What would you do if you could easily connect a Muse to a RaspberryPi?


#1

Hey guys,

My goal here is to generate a little bit of discussion on the topic of hooking a Muse to a Raspberry Pi. I’m currently developing a system application to do so and I would like to know how I can match your needs as much as possible. Here is a summary of what it consists in, let me know what you think and what kind of application you would like to develop with it.

  • Documented and easy-to-use for beginning, intermediate and advanced developers.
  • Available for all RaspPi platform.
  • Available as a friendly-user application for any unix-based system (such as Raspbian) or a high performance open-kernel, based on OpenWRT.
  • Data preprocessing built-in for timeseries, fft, and/or band power extraction.
  • Statistics, linear algebra and machine learning function libraries built-in for application level data analysis.
  • Tutorials provided in the package.
  • GPIO and LCD support through wiringPi.

Myself, I see several advantages to such a system, when compared to laptop or even smart-phone based systems. This system results in a much cheaper, but still stand alone and even wearable, platform. An easier access to GPIOs to interface with any electro-mechanical systems (we speak of an embedded systems application).

So please let me know guys, how interested are you in this kind of systems and what would you be able to achieve, if you had this in your hands.

Fred


#2

Portable demos are a big deal for me, and the raspberry pi is an ideal middle ground between a phone and a laptop. I could still run my python based demos, and display them to a screen via HDMI without the hassle of setting up a full laptop!


#3

Yes, indeed. I made some kind of arcade game making use of the Muse (see the transparent box, with LEDs in the picture). It’s still in development, but I’m often asked to make demos.

I bought a power supply for my RPi. When I plug it, the RPi boots in about 20-30 seconds. I have a script that launch the processes automatically. The system then waits to pair with the Muse and I’m ready to go.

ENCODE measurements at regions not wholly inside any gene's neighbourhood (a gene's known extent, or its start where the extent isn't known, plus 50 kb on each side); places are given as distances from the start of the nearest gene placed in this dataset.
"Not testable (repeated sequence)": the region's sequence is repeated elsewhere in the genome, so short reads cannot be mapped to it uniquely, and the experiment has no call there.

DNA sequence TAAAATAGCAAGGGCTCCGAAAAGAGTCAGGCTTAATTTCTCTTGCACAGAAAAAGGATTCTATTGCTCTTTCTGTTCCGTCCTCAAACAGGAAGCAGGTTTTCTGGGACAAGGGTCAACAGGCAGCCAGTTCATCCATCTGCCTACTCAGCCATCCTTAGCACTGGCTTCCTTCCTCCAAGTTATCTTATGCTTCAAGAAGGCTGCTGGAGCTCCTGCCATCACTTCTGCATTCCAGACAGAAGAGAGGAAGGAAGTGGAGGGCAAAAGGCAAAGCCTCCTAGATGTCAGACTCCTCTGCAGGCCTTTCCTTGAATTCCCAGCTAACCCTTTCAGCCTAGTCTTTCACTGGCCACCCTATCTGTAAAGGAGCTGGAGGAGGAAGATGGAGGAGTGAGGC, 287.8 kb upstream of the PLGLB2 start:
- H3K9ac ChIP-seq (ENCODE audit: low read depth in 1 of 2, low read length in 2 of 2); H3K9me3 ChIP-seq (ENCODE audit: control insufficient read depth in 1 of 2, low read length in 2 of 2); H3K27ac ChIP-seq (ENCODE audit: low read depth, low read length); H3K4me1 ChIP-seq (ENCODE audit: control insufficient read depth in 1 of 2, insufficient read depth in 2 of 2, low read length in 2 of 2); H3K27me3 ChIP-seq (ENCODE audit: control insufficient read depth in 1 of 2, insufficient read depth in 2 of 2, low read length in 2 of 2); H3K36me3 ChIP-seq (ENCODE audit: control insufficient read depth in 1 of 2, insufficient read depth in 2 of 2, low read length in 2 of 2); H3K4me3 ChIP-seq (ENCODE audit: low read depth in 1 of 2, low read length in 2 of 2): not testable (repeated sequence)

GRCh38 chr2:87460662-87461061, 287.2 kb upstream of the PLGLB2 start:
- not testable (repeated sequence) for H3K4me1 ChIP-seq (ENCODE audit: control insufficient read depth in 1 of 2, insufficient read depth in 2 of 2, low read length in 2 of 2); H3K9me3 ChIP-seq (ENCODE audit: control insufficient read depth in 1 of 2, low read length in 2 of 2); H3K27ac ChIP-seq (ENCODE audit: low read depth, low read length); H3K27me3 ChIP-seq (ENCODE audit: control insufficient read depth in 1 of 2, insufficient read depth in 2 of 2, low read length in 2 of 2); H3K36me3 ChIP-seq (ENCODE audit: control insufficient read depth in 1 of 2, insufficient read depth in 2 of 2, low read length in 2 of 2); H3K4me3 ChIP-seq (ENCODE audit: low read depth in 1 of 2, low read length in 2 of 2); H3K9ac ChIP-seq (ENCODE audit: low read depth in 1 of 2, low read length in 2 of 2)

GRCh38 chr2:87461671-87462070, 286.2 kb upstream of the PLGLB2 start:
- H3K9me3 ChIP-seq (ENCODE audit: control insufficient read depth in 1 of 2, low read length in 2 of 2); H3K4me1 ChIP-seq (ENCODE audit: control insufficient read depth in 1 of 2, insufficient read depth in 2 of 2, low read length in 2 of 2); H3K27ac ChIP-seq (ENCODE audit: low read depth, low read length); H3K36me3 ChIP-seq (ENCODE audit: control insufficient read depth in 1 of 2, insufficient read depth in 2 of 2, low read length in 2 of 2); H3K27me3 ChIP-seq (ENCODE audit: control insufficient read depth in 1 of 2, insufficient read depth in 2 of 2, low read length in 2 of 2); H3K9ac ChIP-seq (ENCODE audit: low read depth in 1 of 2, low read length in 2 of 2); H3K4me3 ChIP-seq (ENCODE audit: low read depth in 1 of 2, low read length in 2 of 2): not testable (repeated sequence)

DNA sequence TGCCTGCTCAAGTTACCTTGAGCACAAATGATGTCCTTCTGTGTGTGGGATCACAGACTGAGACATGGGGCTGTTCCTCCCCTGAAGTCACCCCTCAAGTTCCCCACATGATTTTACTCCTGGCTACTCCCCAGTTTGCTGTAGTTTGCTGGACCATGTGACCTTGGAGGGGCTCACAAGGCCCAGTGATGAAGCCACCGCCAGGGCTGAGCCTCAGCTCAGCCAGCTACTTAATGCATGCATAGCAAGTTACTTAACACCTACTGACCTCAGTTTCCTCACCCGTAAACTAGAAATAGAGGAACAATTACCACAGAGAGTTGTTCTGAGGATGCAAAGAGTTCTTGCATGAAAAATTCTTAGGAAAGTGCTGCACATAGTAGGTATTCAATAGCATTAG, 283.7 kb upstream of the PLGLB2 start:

In addition to the RPi handling all data processing, it is also taking care of the LEDs control signal and a solenoid which opens the door of the “safe”.


#4

Disclosure - I am working on this project as a co-founder.

The choice of python is an interesting one because of the performance hit, although I see it’s utility. What python extensions would be of interest? Could tinypython (I think it’s called that)?

Secondly, alot of the boot time magic is because our actual image is sub 100-150mb, so usually the peripherals are the last to load. This is for pure boot effiency and we do not currently support a GUI. Now having said that, an ncurses or ASCII output alongside LEDs for example, is sufficiently supported at this moment.

The kernel is very optimized compared to the rasbian one. I spent alot of time benching memory allocators, param tweaks etc… This should also be more attractive for those wanting to use the A+ with less RAM.

As per other, ideas - what about usage as device to enhance presentations? The performer goes into a state to change slides or cause some sort of interactive such as lighting?


#5

Would it be possible to analyse data from the muse on the rasperry pi while wearing it in my pocket. For example, I could monitor my brain activity while doing physical exercise and use the data to obtain results on how my brain reacts to effort?


#6

The Raspberry Pi can be powered in many ways, among them a small and handy battery pack. So yes, it is possible. At this point, a smart phone could do just as well however. Where I think the RPi could bring a plus value is in the fact that if you want to lend your recording device to someone else, rent it at the gym or something like that, you might prefer the system to be so personal as a smart phone, but also cheaper.

With our platform it will be possible to dump the raw or processed data on a USB storage device connected to the RPi for post analysis, but given the easiness with which any hardware can be wired to it, I’m sure many will find clever ways of providing the user with feedback.

I’ve been asked by many people what does a RPi solution brings on top of a smart phone application and I admit this is a very pertinent question, at least from a business perspective. In the latter context, a smart phone app is called an indirect competitor to our solution.

We do not believe that a RPi system will replace the smart phone as the wearable EEG processing hardware, but we believe that it complements it in many situations where an expensive and personal hardware is not well suited. We like to think that it will be pertinent for gaming arcades, arts demonstration and general hacking.


#7

Hey @atom2626

I have built portable, EEG controlled art installations and a wacky garage door opener etc. using the Pi v2 and running NodeJS.

Using PM2, it loads immediately on startup. The only challenge I have had is dealing with BT pairing which isn’t always reliable. The BT pairing is pretty poor on the MacBook Pro, the MS Surface and the Pi so I can only assume it is an issue with the BT radio in the Muse itself.